A Closer Look at Our Brooklyn Restorative Justice Project: Visiting the School for Democracy and Leadership
Last week, we led our Youth Justice Funders Collaborative on a site visit to the School for Democracy and Leadership (SDL)—one of the four schools partnering in our Brooklyn Restorative Justice Project. It was a valuable opportunity for our group of fellow grantmakers to see restorative practices first-hand, talk with school leaders, and experience the transformational power of Restorative Justice.
Located on the Wingate Campus in East Flatbush, SDL serves just 300 students in 6th-12th grade but had one of the highest suspension rates in the city. Realizing a critical transformation in school culture and disciplinary response was needed, the school’s Principal and Assistant Principal participated in an intensive 5-day Restorative Justice training at the Morningside Center for Teaching Social Responsibility—and nearly all school staff attended a similar 3-day training at the school.
SDL’s commitment to Restorative Justice has only deepened since becoming a member of the Foundation’s Brooklyn Restorative Justice Project. Our support enabled the school to have a full time Restorative Justice Coordinator through a four-year grant to Good Shepherd Services, which is also overseeing a holistic implementation plan, setting benchmarks and goals, and participating in a learning community with the three other schools in the project and their restorative justice providers.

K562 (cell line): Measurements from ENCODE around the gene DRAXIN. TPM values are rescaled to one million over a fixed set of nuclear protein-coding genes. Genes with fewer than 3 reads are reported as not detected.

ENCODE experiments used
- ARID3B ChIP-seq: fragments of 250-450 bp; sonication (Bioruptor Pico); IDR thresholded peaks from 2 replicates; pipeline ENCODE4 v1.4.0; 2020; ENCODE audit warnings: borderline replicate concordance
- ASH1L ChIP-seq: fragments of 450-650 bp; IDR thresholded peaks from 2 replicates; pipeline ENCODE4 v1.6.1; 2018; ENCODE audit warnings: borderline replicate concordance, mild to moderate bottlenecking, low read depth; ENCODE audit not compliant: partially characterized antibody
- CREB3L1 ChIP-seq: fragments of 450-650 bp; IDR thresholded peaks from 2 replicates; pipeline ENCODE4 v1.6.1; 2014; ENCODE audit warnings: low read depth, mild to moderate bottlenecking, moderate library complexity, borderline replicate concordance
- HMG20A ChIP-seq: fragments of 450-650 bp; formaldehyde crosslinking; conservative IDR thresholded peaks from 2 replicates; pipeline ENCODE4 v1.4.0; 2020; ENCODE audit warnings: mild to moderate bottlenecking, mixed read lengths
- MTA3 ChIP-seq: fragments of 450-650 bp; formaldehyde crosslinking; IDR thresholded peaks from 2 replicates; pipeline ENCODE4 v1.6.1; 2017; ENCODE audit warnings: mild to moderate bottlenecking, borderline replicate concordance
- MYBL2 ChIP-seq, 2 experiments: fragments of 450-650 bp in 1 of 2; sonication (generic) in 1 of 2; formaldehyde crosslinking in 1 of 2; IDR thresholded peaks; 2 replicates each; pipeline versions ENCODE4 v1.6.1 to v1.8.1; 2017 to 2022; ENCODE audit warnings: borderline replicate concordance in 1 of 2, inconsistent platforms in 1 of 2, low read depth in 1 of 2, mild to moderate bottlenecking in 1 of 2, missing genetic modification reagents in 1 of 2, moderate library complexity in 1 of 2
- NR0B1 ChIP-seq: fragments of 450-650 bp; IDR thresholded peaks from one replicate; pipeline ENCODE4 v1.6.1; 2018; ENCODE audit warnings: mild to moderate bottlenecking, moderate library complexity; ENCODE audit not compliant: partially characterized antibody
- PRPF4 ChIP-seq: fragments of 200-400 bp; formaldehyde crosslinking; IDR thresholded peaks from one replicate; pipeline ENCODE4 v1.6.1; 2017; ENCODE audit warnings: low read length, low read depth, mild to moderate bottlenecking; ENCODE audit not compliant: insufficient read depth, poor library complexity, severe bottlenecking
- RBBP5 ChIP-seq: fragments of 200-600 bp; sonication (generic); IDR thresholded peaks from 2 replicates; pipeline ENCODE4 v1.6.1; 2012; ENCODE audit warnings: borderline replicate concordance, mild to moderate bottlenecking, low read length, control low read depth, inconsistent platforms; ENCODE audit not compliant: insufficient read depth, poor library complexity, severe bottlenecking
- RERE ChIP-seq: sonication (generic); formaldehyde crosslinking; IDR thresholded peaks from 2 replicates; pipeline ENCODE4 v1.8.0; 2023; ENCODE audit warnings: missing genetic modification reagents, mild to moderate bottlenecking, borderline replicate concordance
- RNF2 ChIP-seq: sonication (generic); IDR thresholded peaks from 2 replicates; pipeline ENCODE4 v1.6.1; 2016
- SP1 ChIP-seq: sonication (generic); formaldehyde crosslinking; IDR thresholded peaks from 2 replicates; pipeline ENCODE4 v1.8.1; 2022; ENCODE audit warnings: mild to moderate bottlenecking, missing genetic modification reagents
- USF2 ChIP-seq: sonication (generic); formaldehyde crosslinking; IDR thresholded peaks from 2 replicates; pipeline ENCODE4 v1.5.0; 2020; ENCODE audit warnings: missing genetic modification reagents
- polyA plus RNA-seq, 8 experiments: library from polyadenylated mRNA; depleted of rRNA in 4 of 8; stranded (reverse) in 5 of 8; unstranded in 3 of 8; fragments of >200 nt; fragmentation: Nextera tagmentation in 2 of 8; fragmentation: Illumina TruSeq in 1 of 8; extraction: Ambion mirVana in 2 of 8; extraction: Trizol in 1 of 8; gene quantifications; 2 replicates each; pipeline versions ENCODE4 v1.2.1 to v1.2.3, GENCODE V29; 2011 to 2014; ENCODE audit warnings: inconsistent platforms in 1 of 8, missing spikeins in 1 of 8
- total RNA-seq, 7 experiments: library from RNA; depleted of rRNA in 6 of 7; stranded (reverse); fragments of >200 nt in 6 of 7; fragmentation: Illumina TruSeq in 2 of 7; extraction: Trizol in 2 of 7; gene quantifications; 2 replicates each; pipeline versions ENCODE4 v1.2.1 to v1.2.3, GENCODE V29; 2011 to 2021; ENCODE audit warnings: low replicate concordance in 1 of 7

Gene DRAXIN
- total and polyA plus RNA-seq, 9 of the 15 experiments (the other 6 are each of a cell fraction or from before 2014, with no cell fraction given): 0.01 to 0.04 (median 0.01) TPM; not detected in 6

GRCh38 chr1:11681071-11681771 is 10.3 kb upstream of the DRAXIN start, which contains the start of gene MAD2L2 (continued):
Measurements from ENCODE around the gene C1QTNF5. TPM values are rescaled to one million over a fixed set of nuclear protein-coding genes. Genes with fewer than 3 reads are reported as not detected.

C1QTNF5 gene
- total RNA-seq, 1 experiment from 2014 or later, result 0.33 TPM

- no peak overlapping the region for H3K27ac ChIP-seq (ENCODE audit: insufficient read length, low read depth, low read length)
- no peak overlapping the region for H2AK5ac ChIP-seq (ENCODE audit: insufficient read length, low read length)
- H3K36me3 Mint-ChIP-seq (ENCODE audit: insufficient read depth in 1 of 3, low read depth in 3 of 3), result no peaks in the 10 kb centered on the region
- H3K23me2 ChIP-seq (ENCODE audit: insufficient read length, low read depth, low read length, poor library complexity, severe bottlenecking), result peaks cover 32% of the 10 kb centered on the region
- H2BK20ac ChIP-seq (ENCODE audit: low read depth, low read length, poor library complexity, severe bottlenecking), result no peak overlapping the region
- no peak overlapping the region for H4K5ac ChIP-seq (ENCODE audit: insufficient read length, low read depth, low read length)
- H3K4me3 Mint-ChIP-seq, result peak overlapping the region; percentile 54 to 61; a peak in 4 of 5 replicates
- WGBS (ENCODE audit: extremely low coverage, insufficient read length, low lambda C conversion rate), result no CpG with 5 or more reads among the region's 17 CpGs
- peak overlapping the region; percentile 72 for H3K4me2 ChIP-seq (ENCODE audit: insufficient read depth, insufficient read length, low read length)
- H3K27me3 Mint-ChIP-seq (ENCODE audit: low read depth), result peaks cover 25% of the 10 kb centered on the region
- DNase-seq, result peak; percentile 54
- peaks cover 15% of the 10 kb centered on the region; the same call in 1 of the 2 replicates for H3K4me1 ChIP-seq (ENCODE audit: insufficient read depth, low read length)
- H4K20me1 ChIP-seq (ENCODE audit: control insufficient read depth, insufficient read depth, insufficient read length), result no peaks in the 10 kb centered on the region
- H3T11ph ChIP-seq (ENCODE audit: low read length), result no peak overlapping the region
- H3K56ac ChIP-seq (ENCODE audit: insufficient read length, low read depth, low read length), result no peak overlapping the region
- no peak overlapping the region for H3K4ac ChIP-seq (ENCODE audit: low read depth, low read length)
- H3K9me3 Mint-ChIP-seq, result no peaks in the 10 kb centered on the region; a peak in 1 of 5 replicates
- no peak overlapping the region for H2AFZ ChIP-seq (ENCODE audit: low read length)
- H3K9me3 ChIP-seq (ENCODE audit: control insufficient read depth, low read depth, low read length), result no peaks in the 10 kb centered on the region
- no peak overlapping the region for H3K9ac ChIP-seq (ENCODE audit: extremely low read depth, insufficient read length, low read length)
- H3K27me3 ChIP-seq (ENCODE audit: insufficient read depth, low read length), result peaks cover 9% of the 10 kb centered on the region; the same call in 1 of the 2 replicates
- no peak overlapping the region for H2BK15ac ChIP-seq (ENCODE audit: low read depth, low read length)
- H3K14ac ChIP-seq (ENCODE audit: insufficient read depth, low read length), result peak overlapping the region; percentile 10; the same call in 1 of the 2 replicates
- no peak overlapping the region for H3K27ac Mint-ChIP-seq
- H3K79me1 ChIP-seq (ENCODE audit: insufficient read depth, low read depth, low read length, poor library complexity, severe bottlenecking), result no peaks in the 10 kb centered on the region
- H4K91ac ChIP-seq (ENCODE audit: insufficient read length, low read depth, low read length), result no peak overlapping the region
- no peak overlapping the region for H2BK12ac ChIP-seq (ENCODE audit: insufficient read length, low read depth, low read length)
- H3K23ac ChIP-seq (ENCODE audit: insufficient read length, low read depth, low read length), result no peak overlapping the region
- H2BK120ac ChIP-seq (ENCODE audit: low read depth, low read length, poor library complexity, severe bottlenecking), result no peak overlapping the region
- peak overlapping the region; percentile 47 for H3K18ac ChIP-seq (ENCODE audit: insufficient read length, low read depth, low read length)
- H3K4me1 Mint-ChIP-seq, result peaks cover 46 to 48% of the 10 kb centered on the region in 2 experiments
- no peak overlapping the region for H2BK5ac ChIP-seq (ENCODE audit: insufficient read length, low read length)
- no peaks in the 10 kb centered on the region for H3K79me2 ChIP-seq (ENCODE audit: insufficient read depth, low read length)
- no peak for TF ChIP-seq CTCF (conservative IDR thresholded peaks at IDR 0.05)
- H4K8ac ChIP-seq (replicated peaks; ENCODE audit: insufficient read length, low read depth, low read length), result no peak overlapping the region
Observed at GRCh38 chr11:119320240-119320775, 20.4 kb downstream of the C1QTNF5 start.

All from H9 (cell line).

“Artifacts” symbolizing students’ collective commitment to the restorative circle
Each day, SDL’s Restorative Justice Coordinator Ashley Ellis and her Good Shepherd Restorative Justice team, which also includes Rachel Hollis, LCSW, and Restorative Counselor Michael Pierce, host a restorative circle during first period in the school’s dedicated Peace Room—a time to solely focus on the goals of restorative justice. Additionally, they facilitate school-wide town hall meetings, weekly staff circles on Mondays, and a parents circle—all in thoughtful partnership with the school’s administration and teachers.
During the site visit, Ashley facilitated the daily morning restorative circle for our group alongside eight 12th graders who are learning restorative practices as an elective class. They spoke about the power of Restorative Justice, admitting that they originally showed up for the free pizza and the potential of a class that required "no work," but they quickly created community within the group, deepening their understanding of themselves and their skills to respond differently in challenging situations, and becoming support for their classmates. Many spoke specifically about Ashley and the way she pulled them in and helped them—we saw several students in the halls stop to hug her and chat with her. She is a passionate, visionary, and hope-filled powerhouse, who is clearly a deeply valued member of the school community.
Members of our Youth Funders Collaborative participating in a restorative circle
Building a new school culture around restorative justice takes time, but the rewards are incredible. At the end of our circle, Ashley shared a quote that best describes our challenge and our charge:
"If you have come here to help me, you are wasting your time. But if you have come because your liberation is bound up with mine, then let us work together.”